Aggressive behavior in pigs — whether it is tail-, flank-, ear- or vulva-biting — is a frustrating management problem, leading to costly losses. Tail-biting, in particular, is one of the top behavioral problems in gilt development units and grow-finish pigs that can lead to economic losses due to reductions in gain, secondary infections, death or carcass condemnations.
What are the causes of tail-biting in pigs?
Studies have shown that pigs are attracted to the taste and sight of blood, and if a pig draws blood from accidentally biting a pen-mate’s tail, doing so could elicit the negative behavior in that individual pig or even spread to the entire group of pigs. However, natural behavior is only one piece of the puzzle. Numerous other factors can increase the prevalence of tail-biting, such as environmental stressors (e.g., temperature variation, lighting, ventilation, etc.), dietary issues and health challenges.
Four tips to help reduce and prevent tail-biting
1. Start with the basics: Feed, water, ventilation, temperature and stocking density
Feed: Providing ready access to feed is essential for optimizing average daily gains. Conversely, restriction of or inadequate access to feed will cause slower growth and can contribute to aggressive behavior, such as tail-biting. Feed restriction is most commonly caused by out-of-feed events that are the result of equipment malfunctions, feed bridging or feed management errors. The second-most common cause of feed restriction is feeder settings being adjusted too tightly.
Water: Just as with feed, it is important to provide ready access to drinking water. Restricting the water intake of pigs can lead to reduced feed intakes and may also contribute to aggressive behavior. Make sure all of the pigs have enough water access points and that the flow rate is adequate enough to meet their water needs.
Ventilation: Poor ventilation, especially in the late-fall and winter months, can quickly induce aggressive behaviors. Make sure the ventilation is adequate enough to at least remove pit gasses from your facility. Poor air quality in barns irritates animals and is a major catalyst accelerating aggression in pigs.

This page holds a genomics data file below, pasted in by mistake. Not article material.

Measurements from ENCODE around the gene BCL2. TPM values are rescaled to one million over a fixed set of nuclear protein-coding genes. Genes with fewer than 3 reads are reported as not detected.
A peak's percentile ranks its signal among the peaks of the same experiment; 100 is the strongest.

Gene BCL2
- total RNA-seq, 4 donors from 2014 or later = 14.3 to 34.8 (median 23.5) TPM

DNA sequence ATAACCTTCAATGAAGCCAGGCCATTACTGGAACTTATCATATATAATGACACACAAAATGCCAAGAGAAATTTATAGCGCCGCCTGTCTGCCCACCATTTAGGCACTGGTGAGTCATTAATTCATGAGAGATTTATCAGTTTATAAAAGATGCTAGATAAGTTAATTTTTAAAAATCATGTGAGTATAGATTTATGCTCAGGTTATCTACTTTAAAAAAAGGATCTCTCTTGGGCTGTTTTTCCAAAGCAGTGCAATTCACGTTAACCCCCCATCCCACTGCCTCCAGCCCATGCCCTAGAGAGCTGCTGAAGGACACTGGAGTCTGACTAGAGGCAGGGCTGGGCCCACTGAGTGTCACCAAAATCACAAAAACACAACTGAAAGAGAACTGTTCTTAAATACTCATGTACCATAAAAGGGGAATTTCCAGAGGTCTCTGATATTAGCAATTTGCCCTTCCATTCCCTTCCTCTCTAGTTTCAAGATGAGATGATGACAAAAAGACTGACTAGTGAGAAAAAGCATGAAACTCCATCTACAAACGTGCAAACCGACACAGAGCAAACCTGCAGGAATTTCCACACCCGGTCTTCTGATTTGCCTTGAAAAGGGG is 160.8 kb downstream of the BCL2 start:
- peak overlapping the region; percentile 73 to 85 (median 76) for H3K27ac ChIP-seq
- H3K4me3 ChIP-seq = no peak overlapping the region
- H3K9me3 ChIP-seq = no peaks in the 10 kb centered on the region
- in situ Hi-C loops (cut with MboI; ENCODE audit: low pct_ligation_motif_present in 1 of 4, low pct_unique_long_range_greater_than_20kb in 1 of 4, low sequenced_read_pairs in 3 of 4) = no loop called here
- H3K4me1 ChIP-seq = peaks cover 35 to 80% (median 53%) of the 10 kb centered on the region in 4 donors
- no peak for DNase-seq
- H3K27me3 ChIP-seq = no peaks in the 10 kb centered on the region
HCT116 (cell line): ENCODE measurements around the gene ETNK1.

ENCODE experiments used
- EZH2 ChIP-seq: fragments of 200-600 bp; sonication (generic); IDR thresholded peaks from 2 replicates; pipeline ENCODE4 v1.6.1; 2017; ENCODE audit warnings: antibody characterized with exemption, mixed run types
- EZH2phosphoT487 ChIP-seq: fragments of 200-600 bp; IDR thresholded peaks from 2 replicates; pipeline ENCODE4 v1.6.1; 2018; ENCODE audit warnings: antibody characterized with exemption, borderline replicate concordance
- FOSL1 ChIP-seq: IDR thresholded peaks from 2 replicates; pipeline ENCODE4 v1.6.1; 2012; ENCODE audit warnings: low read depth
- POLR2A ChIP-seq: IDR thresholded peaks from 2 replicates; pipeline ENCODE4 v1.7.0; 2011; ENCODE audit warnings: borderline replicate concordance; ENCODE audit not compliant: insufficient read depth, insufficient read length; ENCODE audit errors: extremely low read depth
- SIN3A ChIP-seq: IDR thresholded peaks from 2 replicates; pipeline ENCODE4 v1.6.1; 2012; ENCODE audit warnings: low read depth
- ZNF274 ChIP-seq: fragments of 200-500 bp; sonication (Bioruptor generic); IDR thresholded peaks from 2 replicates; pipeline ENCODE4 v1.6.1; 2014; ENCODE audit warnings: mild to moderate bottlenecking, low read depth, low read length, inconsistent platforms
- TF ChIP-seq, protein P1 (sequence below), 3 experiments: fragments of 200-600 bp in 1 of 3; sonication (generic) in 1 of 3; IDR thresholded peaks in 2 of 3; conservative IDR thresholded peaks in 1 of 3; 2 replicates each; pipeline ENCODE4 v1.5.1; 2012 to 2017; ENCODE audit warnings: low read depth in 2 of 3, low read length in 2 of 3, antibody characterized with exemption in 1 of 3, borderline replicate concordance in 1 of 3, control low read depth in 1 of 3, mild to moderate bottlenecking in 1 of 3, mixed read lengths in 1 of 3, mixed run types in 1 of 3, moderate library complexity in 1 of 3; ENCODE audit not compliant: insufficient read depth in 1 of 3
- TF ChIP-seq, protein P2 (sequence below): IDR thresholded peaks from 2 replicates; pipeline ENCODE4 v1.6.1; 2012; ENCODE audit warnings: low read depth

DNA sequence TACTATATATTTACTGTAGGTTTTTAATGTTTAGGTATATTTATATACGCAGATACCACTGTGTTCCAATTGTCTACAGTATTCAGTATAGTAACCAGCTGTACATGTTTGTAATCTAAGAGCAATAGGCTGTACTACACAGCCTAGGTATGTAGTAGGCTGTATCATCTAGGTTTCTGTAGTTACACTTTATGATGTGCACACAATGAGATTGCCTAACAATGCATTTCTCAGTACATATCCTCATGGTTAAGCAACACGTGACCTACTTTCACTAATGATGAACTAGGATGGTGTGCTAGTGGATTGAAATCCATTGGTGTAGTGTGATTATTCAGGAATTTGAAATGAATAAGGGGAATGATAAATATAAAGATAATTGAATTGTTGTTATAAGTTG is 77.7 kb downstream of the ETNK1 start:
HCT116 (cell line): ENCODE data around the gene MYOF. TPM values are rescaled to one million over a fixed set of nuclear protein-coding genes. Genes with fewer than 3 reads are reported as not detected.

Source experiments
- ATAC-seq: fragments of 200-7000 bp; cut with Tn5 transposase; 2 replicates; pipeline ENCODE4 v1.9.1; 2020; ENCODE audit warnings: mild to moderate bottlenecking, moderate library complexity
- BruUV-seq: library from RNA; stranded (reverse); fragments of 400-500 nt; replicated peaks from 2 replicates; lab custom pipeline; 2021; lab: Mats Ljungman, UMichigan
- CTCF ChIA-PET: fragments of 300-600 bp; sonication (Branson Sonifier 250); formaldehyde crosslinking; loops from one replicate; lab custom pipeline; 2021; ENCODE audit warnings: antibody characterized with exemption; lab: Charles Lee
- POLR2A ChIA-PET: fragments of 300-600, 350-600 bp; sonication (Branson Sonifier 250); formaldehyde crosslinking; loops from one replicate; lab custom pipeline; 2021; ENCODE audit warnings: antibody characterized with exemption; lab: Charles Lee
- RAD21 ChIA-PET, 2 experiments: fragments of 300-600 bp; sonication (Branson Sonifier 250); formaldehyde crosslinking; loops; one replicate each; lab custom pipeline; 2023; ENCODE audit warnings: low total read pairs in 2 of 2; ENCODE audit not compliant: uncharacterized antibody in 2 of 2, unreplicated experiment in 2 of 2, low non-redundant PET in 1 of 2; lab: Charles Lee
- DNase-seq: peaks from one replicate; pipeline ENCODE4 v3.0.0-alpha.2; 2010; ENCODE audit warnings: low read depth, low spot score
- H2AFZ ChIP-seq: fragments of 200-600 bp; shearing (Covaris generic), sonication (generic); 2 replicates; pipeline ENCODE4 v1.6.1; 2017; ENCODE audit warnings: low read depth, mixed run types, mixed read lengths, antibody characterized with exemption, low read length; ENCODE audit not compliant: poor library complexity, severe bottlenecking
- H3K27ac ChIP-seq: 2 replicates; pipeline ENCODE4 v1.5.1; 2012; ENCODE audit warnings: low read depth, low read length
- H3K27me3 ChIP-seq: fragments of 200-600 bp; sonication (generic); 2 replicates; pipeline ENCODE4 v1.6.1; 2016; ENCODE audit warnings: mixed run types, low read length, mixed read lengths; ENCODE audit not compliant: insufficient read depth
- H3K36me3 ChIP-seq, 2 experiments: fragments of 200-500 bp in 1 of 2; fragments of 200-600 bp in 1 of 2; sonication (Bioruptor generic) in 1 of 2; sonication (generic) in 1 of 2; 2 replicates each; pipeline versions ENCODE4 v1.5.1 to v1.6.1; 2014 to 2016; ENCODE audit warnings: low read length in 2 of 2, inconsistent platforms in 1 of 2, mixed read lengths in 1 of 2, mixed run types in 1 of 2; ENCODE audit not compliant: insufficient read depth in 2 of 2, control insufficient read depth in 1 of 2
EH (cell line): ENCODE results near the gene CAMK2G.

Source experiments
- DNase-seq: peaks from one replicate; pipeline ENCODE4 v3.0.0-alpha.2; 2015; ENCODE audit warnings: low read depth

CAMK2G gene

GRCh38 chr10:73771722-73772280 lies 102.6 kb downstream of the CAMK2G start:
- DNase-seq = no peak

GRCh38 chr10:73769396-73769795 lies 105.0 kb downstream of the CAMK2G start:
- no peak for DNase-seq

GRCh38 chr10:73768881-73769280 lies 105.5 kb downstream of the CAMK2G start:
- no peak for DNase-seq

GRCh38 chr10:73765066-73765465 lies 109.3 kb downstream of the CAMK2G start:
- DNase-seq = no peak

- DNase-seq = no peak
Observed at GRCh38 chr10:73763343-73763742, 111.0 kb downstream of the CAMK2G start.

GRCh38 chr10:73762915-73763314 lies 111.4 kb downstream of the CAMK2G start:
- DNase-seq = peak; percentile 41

Temperature: In warmer months, heat stress is of great concern and is something that barn managers and employees should keep an eye on. When pigs reach their upper critical temperature, they begin to experience heat stress, which can trigger negative behaviors, such as tail-biting.
Stocking density: Overstocking induces extra stress in animals due to the increased competition for feed and water resources in the pen. As such, it is critically important to relieve stocking density by evenly marketing pigs throughout all of the pens. Limited space in pens is a common trigger for tail-biting.
2. Provide balanced nutrition
Nutritional imbalances or improperly balanced diets are contributing factors that can increase the likelihood of aggressive behavior. Under-budgeting and/or under-formulating lysine for high lean growth genetics can lead to vice behavior by restricting the genetic growth potential of the animal. Inadequate sodium in the diet can also lead to aggressive behavior.
3. Look for signs of health challenges
Significant viral challenges, like porcine reproductive and respiratory syndrome and the flu, can lead to increased incidences of aggressive behavior in pigs. Consult your veterinarian on the best course of action to relieve any health challenges in your operation.
4. Keep calm and entertain
Pigs are naturally very curious animals that utilize their mouths as a means of exploring and learning more about their environment. As such, providing enrichment that is stimulating and that biologically relieves stress is crucial.
The AllBite block, from Hubbard Feeds and Alltech, is a molasses-based block designed to discourage tail-biting and other aggressive vice behaviors. AllBite adds a new stimulus to the pigs’ environment, thus allowing pigs to exhibit foraging behaviors and to bite and chew on the block instead of their pen-mates.
AllBite combats aggressive behavior through two mechanisms: it contains biologically active calming agents that reduce stress within the pen, and it is delivered in a form that provides a sensory stimulus to a group of pigs. Researched and tested in the field, AllBite has a 93% success rate in reducing or stopping tail-biting. The key is early identification, followed by the introduction of AllBite into pens where tail-biting and other aggressive behaviors are occurring.
While changing diets to mitigate negative behaviors is a common practice, dietary changes are often not implemented early enough to effectively prevent those negative behaviors from manifesting. Also, most vice behaviors only affect a small group within a larger population, so changing diets can sometimes become costly. With its unique delivery system, AllBite addresses both issues, since blocks can be placed in pens as soon as tail-biting occurs, and the blocks are only supplemented in the pens where pigs are exhibiting vice behaviors.
During a tail-biting outbreak, it is important to try and identify the biters and treat and/or remove the bitten pigs to prevent the behavior from spreading to other pigs. The root of vice and aggressive behavior is multi-factorial, and the mechanisms of this behavior are not fully understood. However, a quick response is key to helping prevent or stop vice behaviors in pigs. Tail-biting is a universal concern, and, as animal caretakers, maintaining the welfare